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Mod Pathol. 2019 Nov;32(11):1698-1707. doi: 10.1038/s41379-019-0304-y. Epub 2019 Jun 23.

Hybrid oncocytic/chromophobe renal tumors are molecularly distinct from oncocytoma and chromophobe renal cell carcinoma.

Author information

1
Department of Pathology, The University of California San Francisco, San Francisco, CA, 94115, USA.
2
Department of Pathology, The University of Texas MD Anderson Cancer Center, Houston, TX, 77030, USA.
3
Department of Bioinformatics and Computational Biology, The University of Texas MD Anderson Cancer Center, Houston, TX, 77030, USA.
4
Department of Pathology, The University of Alabama at Birmingham, Birmingham, AL, 35294, USA.
5
Department of Hematopathology, The University of Texas MD Anderson Cancer Center, Houston, TX, 77030, USA.
6
Department of Translational Molecular Pathology, The University of Texas MD Anderson Cancer Center, Houston, TX, 77030, USA.
7
Department of Pathology, McGill University, Montreal, QC, Canada.
8
Department of Urology, The University of Texas MD Anderson Cancer Center, Houston, TX, 77030, USA.
9
Department of Genitourinary Medical Oncology, The University of Texas MD Anderson Cancer Center, Houston, TX, 77030, USA.
10
Department of Pathology, The University of Texas MD Anderson Cancer Center, Houston, TX, 77030, USA. ksircar@mdanderson.org.
11
Department of Translational Molecular Pathology, The University of Texas MD Anderson Cancer Center, Houston, TX, 77030, USA. ksircar@mdanderson.org.

Abstract

Hybrid oncocytic/chromophobe tumor (HOCT) of the kidney represents a poorly understood clinicopathologic entity with pathologic features that overlap between benign renal oncocytoma (RO) and malignant chromophobe renal cell carcinoma (ChRCC). Consequently, characterization of HOCT and its separation from the foregoing entities are clinically important. The aim of this study was to describe the pathologic and molecular features of HOCT and to compare them with those of RO and ChRCC. We retrospectively identified a cohort of 73 cases with renal oncocytic tumors (19 RO, 27 HOCT, and 27 ChRCC) for whom clinical follow-up data were available by 2 tertiary care hospitals. All cases were sporadic except for 2 HOCTs that were associated with Birt-Hogg-Dubé syndrome. Lesional tissues were retrieved for molecular analysis. We performed targeted gene sequencing of all exons of 261 cancer related genes on a subset of HOCT samples (n = 16). Gene expression profiling of a customized codeset was conducted on 19 RO, 24 HOCT, and 27 ChRCC samples. Clinicopathologic characteristics as well as DNA copy number alterations, mutational and transcriptional features of HOCT derived from sequencing and expression profiling data are described and compared to those in RO and ChRCC. HOCTs were more frequently multifocal and did not exhibit mutations in genes that are recurrently mutated in RO or ChRCC but showed copy number alterations primarily involving losses in chromosomes 1 and X/Y. The mRNA transcript data show that HOCT can be separated from RO and ChRCC. Hence, HOCT appears to represent a distinct renal tumor entity with genomic features that are intermediate between those of RO and ChRCC.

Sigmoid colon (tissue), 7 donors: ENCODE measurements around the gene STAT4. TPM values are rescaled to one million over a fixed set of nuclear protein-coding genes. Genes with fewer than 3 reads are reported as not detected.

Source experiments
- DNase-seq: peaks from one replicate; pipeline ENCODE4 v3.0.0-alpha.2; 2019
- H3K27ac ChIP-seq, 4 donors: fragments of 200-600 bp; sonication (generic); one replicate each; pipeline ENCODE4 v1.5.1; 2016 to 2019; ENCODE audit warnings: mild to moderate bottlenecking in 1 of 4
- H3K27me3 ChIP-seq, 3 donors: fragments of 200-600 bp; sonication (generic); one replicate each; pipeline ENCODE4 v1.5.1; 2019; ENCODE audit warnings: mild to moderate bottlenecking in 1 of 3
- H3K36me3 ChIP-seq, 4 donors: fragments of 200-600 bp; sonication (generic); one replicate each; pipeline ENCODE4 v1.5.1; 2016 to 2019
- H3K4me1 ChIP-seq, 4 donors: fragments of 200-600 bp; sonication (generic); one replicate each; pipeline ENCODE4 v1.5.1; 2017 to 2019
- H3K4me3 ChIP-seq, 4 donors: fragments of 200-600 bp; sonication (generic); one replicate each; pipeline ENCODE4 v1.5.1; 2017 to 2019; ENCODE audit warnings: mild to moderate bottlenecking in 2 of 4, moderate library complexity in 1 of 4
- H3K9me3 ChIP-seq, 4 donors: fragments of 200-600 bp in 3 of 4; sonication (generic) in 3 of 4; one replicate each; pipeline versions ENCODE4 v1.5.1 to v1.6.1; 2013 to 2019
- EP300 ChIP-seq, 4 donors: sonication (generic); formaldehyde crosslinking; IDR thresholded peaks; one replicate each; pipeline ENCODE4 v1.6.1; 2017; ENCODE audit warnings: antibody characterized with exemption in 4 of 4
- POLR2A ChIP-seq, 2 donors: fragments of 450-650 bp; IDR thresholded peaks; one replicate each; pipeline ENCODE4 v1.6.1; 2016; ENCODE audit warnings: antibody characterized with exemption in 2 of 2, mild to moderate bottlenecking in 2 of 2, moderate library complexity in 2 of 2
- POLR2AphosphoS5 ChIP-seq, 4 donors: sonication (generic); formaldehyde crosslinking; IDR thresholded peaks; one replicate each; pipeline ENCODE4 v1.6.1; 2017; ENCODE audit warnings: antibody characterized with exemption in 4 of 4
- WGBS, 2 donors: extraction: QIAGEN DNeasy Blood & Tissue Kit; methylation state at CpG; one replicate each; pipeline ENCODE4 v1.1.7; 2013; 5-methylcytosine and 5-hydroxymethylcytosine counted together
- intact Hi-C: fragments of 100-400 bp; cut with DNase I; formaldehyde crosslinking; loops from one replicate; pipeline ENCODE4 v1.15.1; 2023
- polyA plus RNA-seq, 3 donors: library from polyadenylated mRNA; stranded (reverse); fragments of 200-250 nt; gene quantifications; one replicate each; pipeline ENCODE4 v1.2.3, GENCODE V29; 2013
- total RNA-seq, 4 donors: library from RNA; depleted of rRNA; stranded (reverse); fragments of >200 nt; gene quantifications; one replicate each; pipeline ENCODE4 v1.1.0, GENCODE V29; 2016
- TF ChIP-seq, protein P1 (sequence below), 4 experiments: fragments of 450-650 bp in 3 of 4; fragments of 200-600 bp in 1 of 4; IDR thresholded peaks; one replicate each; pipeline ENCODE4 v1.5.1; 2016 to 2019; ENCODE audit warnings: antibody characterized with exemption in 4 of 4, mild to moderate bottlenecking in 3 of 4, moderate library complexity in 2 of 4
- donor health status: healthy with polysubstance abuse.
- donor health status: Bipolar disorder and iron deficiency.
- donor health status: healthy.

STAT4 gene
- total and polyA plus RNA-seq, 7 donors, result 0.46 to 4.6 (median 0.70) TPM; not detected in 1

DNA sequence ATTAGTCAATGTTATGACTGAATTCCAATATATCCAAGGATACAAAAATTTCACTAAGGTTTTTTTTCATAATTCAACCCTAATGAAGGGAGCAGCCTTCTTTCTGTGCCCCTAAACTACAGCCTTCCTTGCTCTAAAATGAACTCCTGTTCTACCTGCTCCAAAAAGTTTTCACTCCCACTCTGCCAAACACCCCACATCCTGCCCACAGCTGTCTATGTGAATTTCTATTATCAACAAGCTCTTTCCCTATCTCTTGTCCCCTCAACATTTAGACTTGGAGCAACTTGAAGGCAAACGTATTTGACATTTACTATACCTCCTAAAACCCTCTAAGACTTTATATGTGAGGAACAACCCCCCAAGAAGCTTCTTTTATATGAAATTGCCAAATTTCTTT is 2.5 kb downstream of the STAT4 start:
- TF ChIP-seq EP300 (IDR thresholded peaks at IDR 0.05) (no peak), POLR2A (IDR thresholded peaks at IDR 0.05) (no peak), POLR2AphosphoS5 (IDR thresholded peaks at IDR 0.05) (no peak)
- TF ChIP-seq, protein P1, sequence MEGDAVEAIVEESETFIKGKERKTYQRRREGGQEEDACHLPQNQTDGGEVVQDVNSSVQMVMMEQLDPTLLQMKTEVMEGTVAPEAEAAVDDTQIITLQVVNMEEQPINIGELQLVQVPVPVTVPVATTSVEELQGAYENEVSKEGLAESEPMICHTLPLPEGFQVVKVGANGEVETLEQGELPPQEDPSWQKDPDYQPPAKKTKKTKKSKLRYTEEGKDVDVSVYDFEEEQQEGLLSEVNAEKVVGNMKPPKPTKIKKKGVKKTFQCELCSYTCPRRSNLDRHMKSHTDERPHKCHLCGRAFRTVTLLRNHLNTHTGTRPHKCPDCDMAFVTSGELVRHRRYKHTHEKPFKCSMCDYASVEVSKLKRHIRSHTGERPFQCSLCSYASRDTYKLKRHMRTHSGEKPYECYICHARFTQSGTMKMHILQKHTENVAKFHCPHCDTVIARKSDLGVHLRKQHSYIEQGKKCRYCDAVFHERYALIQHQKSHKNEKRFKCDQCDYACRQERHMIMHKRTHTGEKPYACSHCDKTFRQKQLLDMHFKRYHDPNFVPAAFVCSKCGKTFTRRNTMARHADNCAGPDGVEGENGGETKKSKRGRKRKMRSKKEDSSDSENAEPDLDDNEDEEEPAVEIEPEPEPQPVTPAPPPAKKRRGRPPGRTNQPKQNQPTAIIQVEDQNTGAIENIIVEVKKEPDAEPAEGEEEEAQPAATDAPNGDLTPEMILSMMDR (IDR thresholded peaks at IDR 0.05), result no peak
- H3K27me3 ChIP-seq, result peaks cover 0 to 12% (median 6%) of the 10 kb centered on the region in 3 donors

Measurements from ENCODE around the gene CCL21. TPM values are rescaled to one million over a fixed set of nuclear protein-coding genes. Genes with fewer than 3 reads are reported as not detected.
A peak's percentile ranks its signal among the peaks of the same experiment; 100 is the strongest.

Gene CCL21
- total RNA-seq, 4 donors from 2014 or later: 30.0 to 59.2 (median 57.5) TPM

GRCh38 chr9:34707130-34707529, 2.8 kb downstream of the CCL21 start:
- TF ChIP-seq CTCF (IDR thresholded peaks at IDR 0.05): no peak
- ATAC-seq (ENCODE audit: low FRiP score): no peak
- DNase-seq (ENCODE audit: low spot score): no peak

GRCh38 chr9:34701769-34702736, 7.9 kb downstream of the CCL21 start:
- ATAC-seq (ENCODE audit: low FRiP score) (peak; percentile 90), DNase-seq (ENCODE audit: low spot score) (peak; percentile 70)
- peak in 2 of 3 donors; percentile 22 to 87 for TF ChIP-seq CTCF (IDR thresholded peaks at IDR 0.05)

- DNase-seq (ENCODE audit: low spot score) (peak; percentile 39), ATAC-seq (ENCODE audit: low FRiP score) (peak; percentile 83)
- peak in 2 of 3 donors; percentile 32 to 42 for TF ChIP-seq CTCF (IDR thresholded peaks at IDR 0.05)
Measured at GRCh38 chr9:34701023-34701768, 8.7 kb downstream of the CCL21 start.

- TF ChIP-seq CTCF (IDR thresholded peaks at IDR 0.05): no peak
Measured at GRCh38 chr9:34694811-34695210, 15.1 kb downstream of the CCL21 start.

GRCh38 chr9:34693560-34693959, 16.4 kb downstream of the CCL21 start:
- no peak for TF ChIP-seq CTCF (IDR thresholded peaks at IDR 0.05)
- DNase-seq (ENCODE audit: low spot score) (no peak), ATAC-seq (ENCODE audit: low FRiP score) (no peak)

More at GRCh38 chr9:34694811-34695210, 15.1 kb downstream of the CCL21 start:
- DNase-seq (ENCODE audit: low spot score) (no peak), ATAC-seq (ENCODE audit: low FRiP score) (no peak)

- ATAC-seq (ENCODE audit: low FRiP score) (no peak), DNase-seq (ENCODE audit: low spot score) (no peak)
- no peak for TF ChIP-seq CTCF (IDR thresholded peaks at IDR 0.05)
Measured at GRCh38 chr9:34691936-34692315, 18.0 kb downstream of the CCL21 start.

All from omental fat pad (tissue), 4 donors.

PMID:
31231128
DOI:
10.1038/s41379-019-0304-y

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